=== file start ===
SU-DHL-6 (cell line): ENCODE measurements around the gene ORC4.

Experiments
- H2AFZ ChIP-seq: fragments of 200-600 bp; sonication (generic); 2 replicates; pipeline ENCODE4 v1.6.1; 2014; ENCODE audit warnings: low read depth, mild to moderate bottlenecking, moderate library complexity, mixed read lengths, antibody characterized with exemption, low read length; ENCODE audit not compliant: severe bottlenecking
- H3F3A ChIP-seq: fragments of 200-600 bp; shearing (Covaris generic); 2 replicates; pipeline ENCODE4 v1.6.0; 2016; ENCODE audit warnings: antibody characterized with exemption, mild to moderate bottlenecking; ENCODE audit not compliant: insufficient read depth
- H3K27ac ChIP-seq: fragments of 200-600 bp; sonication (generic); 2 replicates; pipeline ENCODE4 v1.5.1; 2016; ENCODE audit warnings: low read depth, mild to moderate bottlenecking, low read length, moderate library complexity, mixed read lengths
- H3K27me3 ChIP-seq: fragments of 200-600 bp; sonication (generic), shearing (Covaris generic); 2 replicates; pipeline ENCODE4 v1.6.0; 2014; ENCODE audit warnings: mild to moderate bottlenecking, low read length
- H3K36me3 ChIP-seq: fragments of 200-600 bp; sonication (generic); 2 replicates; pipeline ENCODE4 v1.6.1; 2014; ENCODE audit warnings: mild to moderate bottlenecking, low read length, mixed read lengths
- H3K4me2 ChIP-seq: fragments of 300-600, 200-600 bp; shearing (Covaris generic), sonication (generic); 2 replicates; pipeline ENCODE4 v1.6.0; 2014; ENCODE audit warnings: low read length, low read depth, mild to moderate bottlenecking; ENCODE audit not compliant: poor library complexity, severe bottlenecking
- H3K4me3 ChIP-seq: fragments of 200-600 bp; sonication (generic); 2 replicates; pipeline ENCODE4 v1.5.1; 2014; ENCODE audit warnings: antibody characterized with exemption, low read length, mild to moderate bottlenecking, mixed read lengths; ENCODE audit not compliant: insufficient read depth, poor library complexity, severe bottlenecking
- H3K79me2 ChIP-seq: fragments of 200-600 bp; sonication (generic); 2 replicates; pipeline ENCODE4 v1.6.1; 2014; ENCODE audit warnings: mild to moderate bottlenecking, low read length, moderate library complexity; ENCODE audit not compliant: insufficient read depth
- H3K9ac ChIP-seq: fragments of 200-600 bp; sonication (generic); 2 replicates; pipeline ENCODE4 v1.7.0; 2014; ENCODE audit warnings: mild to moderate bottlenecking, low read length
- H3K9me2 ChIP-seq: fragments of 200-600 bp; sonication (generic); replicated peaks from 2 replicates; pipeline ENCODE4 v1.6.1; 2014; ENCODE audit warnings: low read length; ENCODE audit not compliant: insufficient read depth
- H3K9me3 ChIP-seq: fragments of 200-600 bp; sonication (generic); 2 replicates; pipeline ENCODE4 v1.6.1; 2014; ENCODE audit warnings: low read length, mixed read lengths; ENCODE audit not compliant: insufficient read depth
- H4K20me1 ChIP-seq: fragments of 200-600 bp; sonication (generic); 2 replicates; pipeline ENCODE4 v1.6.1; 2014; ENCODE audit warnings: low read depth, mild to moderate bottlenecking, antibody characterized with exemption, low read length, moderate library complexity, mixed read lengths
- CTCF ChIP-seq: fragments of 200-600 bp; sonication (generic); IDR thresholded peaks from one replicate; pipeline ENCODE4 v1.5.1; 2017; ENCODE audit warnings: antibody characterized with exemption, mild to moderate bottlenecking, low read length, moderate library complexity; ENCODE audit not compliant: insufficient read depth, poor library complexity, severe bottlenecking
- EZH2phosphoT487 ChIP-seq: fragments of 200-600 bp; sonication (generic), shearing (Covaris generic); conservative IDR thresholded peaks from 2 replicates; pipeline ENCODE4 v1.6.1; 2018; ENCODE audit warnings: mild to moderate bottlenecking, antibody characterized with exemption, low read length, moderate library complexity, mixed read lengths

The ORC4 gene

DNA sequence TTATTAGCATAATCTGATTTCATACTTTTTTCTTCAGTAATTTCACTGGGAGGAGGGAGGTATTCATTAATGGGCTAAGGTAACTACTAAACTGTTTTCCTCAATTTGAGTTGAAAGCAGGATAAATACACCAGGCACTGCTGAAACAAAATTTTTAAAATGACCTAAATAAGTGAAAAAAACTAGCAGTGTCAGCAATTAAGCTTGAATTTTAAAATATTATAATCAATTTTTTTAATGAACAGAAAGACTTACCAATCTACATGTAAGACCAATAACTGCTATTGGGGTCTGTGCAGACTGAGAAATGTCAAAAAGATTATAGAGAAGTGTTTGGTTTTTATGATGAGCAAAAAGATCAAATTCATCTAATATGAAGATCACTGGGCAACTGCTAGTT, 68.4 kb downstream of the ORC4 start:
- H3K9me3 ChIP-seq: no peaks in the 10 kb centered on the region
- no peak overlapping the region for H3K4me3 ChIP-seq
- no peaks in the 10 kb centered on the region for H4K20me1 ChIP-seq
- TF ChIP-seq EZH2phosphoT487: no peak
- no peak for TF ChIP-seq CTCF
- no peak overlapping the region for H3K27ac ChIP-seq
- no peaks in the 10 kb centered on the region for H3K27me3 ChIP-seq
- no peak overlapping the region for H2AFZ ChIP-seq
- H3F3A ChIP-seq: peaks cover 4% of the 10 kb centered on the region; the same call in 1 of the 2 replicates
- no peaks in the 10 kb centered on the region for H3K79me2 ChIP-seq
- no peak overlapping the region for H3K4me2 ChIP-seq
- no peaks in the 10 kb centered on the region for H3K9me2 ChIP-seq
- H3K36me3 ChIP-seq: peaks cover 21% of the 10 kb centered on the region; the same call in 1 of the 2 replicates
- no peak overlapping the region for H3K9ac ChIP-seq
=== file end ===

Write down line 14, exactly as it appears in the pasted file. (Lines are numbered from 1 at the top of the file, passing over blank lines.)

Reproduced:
- H4K20me1 ChIP-seq: fragments of 200-600 bp; sonication (generic); 2 replicates; pipeline ENCODE4 v1.6.1; 2014; ENCODE audit warnings: low read depth, mild to moderate bottlenecking, antibody characterized with exemption, low read length, moderate library complexity, mixed read lengths